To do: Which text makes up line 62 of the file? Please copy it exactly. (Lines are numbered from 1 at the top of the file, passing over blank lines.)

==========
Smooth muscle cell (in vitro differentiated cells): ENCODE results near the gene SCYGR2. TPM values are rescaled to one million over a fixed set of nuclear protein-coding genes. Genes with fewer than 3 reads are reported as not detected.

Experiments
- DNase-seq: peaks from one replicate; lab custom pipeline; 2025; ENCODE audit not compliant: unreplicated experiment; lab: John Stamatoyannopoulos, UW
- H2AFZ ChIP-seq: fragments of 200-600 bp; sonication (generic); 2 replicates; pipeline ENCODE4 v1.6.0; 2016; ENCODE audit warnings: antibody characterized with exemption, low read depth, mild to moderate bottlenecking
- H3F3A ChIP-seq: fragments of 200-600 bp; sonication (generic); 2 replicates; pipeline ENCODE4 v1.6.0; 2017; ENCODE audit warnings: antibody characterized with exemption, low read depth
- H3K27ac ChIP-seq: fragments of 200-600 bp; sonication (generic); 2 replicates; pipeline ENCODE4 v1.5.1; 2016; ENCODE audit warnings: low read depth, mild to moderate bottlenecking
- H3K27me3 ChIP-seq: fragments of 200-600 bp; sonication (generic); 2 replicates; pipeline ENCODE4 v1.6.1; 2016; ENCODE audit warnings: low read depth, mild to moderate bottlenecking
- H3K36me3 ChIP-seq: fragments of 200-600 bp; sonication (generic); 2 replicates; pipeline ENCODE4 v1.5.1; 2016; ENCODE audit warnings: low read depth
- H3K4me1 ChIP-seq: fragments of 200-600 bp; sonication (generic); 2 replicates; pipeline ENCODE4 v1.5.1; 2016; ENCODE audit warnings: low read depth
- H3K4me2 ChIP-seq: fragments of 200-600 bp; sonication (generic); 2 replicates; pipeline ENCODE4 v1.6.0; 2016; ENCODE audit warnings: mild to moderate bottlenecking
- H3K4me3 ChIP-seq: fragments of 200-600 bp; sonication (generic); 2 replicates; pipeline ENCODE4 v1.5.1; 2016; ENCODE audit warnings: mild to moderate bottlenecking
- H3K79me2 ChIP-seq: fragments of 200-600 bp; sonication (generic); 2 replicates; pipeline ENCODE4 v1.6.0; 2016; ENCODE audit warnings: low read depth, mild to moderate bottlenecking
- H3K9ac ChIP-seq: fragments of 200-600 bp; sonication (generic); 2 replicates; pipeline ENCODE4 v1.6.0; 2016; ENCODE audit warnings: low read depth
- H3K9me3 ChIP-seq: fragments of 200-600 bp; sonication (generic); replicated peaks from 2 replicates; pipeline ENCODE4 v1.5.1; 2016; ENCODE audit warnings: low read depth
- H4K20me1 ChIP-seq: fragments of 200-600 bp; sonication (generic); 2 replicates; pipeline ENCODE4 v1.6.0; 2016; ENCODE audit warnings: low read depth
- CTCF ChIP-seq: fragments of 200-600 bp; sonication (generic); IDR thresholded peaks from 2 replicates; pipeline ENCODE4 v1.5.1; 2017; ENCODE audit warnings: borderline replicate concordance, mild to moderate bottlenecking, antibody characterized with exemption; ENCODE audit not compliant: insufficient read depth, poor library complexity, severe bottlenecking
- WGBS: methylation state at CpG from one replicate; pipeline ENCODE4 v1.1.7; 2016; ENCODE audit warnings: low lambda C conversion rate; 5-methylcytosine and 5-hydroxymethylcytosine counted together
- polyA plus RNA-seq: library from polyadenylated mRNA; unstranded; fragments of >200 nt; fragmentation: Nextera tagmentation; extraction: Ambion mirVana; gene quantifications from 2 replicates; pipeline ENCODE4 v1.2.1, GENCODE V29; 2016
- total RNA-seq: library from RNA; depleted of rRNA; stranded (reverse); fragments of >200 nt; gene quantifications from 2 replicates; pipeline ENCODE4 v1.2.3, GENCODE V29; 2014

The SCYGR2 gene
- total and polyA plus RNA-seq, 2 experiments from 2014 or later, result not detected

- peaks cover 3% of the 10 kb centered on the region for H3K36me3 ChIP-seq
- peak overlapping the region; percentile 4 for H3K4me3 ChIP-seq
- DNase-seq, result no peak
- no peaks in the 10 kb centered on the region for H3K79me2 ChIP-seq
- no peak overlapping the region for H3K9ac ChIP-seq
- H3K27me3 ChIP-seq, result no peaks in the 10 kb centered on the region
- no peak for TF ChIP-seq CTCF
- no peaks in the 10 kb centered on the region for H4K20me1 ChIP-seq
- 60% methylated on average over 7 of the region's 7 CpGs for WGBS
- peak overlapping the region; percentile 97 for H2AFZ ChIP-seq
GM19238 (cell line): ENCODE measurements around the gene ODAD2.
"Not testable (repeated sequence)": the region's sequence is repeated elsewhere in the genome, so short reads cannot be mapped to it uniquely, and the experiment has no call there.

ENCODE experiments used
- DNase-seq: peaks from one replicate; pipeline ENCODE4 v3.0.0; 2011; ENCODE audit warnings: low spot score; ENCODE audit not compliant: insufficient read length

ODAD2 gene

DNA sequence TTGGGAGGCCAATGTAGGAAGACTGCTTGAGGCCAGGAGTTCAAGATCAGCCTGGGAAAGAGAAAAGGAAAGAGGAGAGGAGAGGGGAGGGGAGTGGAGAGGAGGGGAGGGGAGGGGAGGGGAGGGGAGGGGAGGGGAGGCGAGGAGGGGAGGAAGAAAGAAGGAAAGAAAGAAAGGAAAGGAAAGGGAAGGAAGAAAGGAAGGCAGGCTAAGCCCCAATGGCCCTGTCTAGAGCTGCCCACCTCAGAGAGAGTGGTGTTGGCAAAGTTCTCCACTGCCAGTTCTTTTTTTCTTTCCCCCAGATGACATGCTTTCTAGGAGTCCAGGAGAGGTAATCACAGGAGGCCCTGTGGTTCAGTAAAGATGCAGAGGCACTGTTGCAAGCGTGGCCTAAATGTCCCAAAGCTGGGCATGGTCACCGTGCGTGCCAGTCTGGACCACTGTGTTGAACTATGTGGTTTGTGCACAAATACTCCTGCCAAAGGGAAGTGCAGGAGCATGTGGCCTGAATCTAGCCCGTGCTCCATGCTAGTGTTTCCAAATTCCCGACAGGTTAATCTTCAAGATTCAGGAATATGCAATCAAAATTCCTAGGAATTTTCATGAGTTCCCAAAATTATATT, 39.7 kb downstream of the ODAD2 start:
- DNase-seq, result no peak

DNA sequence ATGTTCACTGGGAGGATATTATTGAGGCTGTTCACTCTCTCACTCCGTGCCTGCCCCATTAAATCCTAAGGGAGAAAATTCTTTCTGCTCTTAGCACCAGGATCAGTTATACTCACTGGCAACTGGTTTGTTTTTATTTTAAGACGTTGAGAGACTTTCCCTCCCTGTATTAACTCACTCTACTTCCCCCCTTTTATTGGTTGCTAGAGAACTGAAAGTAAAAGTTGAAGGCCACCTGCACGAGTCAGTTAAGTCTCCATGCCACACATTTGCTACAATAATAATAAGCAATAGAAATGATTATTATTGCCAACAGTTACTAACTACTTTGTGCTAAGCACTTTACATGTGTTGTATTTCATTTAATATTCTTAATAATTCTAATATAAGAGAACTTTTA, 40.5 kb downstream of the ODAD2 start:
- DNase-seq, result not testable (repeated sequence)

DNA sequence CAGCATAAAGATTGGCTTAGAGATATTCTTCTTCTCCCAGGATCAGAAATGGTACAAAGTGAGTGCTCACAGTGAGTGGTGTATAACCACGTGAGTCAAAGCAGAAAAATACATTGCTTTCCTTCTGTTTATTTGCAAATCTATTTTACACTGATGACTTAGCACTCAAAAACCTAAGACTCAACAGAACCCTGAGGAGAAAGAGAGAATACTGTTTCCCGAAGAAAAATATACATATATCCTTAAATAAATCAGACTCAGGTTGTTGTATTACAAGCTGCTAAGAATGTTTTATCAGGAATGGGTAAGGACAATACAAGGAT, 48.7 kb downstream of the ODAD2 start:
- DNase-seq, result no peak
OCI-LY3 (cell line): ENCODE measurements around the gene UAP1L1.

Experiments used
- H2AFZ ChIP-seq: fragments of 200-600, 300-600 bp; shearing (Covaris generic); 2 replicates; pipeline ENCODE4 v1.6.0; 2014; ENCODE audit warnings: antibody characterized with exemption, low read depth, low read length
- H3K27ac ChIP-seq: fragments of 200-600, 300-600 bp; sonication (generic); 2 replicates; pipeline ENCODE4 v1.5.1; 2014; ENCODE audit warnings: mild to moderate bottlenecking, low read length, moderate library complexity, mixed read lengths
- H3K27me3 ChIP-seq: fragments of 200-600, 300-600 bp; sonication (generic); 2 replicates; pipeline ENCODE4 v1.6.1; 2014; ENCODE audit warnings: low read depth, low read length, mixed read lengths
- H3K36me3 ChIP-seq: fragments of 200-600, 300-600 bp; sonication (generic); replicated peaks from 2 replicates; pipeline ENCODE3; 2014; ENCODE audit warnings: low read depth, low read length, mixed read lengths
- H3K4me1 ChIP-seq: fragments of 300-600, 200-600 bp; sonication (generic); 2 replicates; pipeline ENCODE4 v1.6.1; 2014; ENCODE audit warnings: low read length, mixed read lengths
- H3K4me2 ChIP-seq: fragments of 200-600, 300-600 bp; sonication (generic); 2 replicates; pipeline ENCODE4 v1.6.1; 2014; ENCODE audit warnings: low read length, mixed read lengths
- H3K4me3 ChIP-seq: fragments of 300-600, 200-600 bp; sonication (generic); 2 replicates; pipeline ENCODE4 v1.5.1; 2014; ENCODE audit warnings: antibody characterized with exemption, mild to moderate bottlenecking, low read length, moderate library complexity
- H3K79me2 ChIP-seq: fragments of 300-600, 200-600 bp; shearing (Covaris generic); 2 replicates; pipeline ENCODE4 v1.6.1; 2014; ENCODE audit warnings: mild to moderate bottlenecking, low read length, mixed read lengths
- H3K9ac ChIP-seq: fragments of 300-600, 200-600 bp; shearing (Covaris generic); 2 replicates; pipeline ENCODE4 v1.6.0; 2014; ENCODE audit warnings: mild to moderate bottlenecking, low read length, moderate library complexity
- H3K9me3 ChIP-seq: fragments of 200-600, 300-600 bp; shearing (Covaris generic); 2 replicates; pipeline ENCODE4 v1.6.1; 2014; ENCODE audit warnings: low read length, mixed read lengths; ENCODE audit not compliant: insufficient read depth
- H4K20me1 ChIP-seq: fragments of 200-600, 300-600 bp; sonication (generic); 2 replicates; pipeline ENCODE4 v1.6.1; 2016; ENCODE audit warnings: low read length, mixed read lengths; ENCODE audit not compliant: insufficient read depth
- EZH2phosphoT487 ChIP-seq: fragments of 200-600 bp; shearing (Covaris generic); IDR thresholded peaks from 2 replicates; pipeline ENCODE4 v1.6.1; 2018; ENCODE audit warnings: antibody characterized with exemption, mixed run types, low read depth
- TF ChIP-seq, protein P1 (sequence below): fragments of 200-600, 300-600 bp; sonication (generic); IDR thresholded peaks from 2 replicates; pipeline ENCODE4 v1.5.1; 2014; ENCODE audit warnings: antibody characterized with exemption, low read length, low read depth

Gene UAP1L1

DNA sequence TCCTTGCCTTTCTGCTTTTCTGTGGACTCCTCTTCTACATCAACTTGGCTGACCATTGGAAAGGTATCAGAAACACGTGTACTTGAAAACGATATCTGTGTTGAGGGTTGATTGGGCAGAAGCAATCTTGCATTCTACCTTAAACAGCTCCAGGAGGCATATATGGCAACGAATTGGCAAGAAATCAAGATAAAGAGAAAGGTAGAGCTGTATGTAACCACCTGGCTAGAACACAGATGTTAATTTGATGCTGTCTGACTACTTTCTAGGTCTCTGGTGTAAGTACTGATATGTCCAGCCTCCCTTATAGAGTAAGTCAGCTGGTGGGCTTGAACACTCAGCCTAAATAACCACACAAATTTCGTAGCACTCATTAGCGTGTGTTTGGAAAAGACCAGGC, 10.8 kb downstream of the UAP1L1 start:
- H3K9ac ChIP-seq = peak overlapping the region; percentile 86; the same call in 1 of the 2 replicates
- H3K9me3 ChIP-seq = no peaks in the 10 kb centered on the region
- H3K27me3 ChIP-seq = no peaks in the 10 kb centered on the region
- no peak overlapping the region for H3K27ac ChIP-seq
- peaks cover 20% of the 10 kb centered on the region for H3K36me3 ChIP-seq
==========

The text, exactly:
- H3K27me3 ChIP-seq = no peaks in the 10 kb centered on the region